Alternative names: Beta Carotene or Retinol.
Unfortunately, many people consider vitamin A to be a "toxic vitamin" or one of little value because its potential dangers have been exaggerated. Toxicity is related to dosage and form – almost everything becomes harmful at some level. Water-soluble vitamin A does not bioaccumulate in the liver as the typical fat-soluble form does. Very high doses (above 100,000 IU per day) of the water-soluble form are routinely used by many alternative doctors for a variety of conditions with a much greater degree of safety.
There are two ways to get the fat-soluble vitamin A though the diet; as preformed retinol compounds found in liver, dairy products, and fish; and as provitamin A, primarily beta-carotene found in carrots, yellow squash, and a host of other fruits and vegetables.
Healthy adults produce vitamin A from vegetable carotenes, but many people, particularly infants, diabetics and individuals with poor thyroid function, do so less efficiently. Vitamin supplements can be an important source of vitamin A for such people, yet many vegetarian and prenatal products contain only beta carotene, which appears to convert to vitamin A at a fixed rate. Preformed vitamin A delivers the desired dosage more reliably; it is found naturally in foods such as yellow and dark-green vegetables, fruits, dairy foods, eggs and cod liver oil.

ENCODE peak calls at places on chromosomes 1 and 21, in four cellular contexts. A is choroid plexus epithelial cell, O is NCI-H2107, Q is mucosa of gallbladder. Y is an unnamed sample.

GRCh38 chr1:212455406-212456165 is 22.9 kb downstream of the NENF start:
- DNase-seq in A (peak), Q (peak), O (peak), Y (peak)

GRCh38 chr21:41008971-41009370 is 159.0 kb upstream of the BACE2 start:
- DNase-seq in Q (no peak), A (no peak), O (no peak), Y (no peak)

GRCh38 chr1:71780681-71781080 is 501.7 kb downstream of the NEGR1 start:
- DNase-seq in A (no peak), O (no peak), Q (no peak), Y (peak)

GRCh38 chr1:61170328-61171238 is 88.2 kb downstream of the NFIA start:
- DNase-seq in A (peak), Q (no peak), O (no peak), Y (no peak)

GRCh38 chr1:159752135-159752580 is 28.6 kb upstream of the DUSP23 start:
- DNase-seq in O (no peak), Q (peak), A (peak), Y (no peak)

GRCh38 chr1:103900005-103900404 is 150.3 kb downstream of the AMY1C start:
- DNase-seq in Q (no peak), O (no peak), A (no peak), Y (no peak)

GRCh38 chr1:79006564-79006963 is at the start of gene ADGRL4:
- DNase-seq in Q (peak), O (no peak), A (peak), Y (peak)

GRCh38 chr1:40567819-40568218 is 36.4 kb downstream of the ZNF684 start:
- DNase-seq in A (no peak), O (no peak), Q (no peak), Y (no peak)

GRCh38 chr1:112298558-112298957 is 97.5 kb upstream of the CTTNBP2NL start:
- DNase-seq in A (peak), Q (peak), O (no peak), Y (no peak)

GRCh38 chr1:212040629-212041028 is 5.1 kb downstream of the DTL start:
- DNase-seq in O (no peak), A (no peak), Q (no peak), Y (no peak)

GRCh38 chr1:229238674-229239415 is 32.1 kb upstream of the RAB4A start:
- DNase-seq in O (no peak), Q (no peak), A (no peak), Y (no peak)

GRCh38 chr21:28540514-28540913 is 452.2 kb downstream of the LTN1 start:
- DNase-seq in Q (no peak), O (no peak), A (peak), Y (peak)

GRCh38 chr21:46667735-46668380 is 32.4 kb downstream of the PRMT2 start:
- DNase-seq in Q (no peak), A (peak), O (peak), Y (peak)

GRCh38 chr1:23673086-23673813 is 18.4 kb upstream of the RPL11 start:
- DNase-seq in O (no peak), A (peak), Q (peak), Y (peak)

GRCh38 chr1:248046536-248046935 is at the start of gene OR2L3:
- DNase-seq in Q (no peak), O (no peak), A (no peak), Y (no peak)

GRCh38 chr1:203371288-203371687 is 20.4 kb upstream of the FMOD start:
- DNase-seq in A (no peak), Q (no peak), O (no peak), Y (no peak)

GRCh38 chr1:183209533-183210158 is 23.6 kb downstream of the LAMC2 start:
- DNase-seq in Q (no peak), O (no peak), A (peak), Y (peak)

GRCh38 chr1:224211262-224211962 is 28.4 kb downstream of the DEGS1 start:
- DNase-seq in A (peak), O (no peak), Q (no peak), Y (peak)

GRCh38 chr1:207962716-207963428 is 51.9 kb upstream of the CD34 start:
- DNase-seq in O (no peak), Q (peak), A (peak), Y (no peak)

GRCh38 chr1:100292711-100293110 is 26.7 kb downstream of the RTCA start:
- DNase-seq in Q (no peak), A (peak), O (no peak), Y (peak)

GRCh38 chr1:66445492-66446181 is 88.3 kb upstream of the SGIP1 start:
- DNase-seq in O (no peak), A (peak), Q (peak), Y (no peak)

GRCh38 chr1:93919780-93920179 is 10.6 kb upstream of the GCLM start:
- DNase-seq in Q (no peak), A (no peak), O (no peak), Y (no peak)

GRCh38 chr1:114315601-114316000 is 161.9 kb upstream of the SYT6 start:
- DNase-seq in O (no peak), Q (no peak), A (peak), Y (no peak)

The unit measurements of vitamin A are a bit confusing. One retinol equivalent is defined as 1mcg of retinol. One U.S.P. unit (and also the International unit IU) is equivalent to 0.3mcg of retinol. That means that 3 IUs equals 1 retinol equivalent. That said, 6mcg of beta-carotene is considered to be equal to 1mcg of retinol or 3 IU.
The current US RDA for Vitamin A is 5,000 IU. Both synthetic and natural sources of Vitamin A are available. Most natural sources are from fish liver oil (FLO).
Vitamin A is involved in a number of systems in the body where it plays a role in cell differentiation.